Dorothy Brown’s Campaign Fund Is Skimpy. Is She Running? | WBEZ
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Dorothy Brown’s Campaign Fund Is Skimpy. Is She Running Again for Circuit Court Clerk?

Next year will be Dorothy Brown’s 20th as clerk of the Circuit Court of Cook County. So far, the embattled clerk hasn’t publicly declared whether she’ll seek another term.

And Brown had only about $5,300 in her campaign fund, Friends of Dorothy Brown, as of June 30, according to the most recent quarterly report with the Illinois State Board of Elections.

Still, some people who want to replace Brown as the record-keeper of one of the largest court systems in the nation are acting as if she definitely plans to run.

After all, Brown has wide name recognition, particularly on the South and West sides of Chicago, and she won reelection in 2016 with 67% of the vote despite a federal corruption probe that cost her the endorsement of the Cook County Democratic Party. Brown has not been charged with wrongdoing.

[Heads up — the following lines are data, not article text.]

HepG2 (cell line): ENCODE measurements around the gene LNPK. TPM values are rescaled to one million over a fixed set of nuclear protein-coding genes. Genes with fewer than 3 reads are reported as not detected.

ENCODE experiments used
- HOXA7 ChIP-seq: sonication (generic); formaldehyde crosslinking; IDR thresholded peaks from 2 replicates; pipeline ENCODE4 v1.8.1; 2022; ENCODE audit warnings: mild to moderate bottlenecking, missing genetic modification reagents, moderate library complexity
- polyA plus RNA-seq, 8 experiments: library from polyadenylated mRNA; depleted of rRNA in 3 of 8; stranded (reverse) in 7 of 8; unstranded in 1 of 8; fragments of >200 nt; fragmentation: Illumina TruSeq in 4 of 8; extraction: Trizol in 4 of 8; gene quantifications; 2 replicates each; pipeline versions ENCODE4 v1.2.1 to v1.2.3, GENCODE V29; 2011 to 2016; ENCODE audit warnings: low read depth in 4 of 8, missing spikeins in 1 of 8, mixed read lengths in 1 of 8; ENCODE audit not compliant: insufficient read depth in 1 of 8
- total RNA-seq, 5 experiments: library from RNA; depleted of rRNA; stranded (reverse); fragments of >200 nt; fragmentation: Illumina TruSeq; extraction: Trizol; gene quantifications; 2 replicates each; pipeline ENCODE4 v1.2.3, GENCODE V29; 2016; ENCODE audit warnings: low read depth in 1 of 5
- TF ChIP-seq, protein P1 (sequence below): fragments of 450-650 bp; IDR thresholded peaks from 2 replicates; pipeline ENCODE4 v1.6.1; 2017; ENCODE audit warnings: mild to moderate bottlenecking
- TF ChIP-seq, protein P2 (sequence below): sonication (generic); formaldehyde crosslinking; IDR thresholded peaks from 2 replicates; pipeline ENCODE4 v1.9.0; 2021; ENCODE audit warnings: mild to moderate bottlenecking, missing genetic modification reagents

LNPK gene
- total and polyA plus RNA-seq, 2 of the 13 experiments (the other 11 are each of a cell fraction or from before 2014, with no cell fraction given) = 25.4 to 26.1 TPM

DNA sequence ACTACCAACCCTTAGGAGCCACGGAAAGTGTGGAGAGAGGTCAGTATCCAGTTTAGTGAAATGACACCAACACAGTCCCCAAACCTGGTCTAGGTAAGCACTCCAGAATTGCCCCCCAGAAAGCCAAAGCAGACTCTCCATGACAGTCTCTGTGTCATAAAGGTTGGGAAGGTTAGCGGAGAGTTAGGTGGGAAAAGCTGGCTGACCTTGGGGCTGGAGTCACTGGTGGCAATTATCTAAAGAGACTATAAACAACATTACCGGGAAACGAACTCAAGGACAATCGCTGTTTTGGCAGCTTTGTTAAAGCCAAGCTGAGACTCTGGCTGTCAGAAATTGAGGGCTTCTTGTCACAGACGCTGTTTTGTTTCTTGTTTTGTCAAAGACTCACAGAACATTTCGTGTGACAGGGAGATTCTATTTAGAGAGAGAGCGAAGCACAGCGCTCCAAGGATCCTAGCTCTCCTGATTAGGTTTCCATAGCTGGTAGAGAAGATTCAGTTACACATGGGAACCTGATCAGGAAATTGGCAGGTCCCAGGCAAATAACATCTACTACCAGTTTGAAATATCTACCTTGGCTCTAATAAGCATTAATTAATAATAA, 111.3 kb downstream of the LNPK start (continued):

“She is a formidable opponent and has been in political life for more than 20 years,” said Michael Cabonargi, a commissioner on the Cook County Board of Review, which reviews property tax appeals. “I’m planning to run against Dorothy Brown. I haven’t seen anything to indicate she is not running.”

Brown’s spokeswoman at the clerk’s office declined to comment about her reelection plans.

Cabonargi is one of four people who plan to participate in a ritual this week for rookie and veteran politicians alike who want the blessing of the Cook County Democratic Party. The party, which consists of 80 committeemen, is scheduled to give its 2020 election endorsements to candidates for a variety of offices on Friday.